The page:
Since they did not have a facility to produce dies for coinage in South Africa, the government contracted with a mint in Germany to create dies for 1899 coinage. En route from Germany to the Transvaal, the shipment of dies was intercepted and seized by the British.  

Still wanting to press forward on making their own coins, the government’s solution was to use dies from 1898 and punch a 9 on the obverse of the 1898-dated coins.  Once the first coin was made, they realized that the 9 was too large – it intruded on the bust of President Kruger. 

Only this first single coin was made with this punch, and all subsequent coins struck on this occasion were stamped with a pair of smaller nines. This second striking of coins is called the double 99 overstamp, and also comprises a rare and valuable South African coin; the single 9 stamp is unique.

The first coin, the Single 9, was immediately given to the United States Consul General, C.E. Macrum, as a means of confirming the South African Republic as an independent country with its own currency. Two pieces of correspondence, one written by the government assayer at the time, J. Perrin and the other by Macrum himself concerning this event still accompany the coin today. Macrum also had a small letter ‘M’ engraved onto the coin on the truncation of Kruger’s bust on the coin as a permanent marker of its provenance.

To read the complete press release, see:

Legendary South African Coin Certified By NGC



Scott Schechter of Numismatic Guaranty Corporation also forwarded this release, which should be welcome news to collectors and researchers.  For years it seemed, one had "to know someone who knows someone" to get access to get laboratory analyses of a coin or medal's metallic composition.  Now NGC is offering this as a regular service.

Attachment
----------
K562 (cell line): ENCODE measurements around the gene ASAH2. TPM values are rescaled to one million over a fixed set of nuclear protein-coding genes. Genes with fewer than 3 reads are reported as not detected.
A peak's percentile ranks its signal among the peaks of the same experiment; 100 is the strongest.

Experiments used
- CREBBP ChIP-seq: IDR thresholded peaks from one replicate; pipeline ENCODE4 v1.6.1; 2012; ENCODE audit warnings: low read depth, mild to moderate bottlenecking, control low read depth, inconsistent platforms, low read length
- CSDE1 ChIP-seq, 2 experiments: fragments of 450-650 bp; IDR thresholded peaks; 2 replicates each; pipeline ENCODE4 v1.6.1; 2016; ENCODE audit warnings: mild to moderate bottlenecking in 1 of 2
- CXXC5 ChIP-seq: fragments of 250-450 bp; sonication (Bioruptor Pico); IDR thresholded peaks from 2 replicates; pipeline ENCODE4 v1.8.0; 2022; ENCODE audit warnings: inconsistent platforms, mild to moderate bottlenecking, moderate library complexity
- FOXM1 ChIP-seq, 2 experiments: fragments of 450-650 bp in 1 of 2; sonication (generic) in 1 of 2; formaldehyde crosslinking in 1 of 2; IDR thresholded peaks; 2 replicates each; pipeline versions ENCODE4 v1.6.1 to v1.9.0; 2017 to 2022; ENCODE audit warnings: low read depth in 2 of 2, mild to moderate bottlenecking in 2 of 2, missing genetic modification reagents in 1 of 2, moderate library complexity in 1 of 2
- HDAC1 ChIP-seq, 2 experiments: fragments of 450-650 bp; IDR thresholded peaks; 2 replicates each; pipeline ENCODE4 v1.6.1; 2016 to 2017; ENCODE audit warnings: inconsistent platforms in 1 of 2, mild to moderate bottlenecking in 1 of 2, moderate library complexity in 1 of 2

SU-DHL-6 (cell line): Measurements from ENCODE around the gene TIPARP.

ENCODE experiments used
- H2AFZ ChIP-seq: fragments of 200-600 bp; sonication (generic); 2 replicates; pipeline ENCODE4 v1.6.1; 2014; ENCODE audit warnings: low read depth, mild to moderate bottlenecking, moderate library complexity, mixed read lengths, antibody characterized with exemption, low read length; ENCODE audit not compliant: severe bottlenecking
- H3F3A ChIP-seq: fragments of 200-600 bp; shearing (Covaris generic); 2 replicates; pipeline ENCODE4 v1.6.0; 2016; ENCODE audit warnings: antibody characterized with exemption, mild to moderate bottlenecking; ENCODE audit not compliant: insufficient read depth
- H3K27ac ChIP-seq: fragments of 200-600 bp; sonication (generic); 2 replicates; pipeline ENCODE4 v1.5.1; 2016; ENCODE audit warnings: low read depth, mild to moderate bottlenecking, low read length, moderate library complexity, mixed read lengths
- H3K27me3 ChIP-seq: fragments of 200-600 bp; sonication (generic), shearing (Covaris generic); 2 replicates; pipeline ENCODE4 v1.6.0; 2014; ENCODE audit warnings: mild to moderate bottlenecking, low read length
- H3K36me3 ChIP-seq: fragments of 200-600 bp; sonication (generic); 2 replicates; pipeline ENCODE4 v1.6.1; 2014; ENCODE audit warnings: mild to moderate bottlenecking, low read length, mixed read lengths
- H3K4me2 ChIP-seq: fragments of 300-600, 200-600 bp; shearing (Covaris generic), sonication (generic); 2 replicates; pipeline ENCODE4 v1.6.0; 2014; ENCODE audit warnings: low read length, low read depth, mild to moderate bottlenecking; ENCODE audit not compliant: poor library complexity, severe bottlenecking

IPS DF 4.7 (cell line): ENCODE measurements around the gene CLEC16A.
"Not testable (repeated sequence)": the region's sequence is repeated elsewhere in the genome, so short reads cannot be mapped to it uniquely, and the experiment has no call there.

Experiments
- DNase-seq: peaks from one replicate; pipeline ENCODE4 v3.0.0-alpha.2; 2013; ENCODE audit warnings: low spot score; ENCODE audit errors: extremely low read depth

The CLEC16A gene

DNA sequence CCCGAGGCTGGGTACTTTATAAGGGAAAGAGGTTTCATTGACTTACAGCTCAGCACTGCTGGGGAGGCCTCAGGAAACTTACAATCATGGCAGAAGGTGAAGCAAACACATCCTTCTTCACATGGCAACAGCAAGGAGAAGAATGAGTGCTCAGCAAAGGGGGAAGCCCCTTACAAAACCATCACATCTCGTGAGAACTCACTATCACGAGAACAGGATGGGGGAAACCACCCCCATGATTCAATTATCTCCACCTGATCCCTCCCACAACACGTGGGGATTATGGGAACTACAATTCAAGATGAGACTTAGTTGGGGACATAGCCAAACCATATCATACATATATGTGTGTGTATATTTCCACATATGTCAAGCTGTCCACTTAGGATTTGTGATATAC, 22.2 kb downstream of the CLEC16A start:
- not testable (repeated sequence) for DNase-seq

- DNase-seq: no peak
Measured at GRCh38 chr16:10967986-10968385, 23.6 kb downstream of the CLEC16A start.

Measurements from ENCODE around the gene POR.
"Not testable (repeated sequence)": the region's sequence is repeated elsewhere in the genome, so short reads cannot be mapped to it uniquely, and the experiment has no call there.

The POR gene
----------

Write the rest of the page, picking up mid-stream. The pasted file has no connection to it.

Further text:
NGC is introducing a new service line to perform metal composition testing at the submitter’s request. Metallurgic analysis is available for pattern, essay, trial and mint error coins, as well as tokens and medals. The cost of this service is $75 in addition to the NGC grading fee. Coins already certified and encapsulated by NGC can be re-submitted to NGC for metal testing and re-encapsulation for the flat fee of $75.  

NGC performs composite surface scans of coins using x-ray fluorescence.  While the tests are entirely non-invasive, they do allow NGC to peer beneath surface plating and any contaminants. Methods used by NGC are so gentle, however, that they can even be performed on coins that are still encapsulated. After testing, the results of analysis will appear on the NGC certification label along with the weight of the tested coin. 
NGC lists the three most abundant non-trace metals present on the coin’s surface.

Metallurgic analysis is performed at NGC’s facility by trained technicians. The turnaround time required for this service is approximately three-days in addition to the standard turnaround time for the accompanying service request. After certification is completed, tested coins are encapsulated in the Scratch-Resistant EdgeView® holder. 

“NGC has used metal composition analysis for authentication purposes routinely, but we always believed that there was also a role for it to play in more precise attribution. Certainly this service will be a boon to collectors of pattern coins,” comments Rick Montgomery, NGC President.

NGC CEO, Steve Eichenbaum states that, “This service launch was really predicated on the availability of highly advanced and new technology. At NGC, we take innovation very seriously, and we continue to implement new services whenever we believe that they will meet the needs of collectors and numismatic professionals.”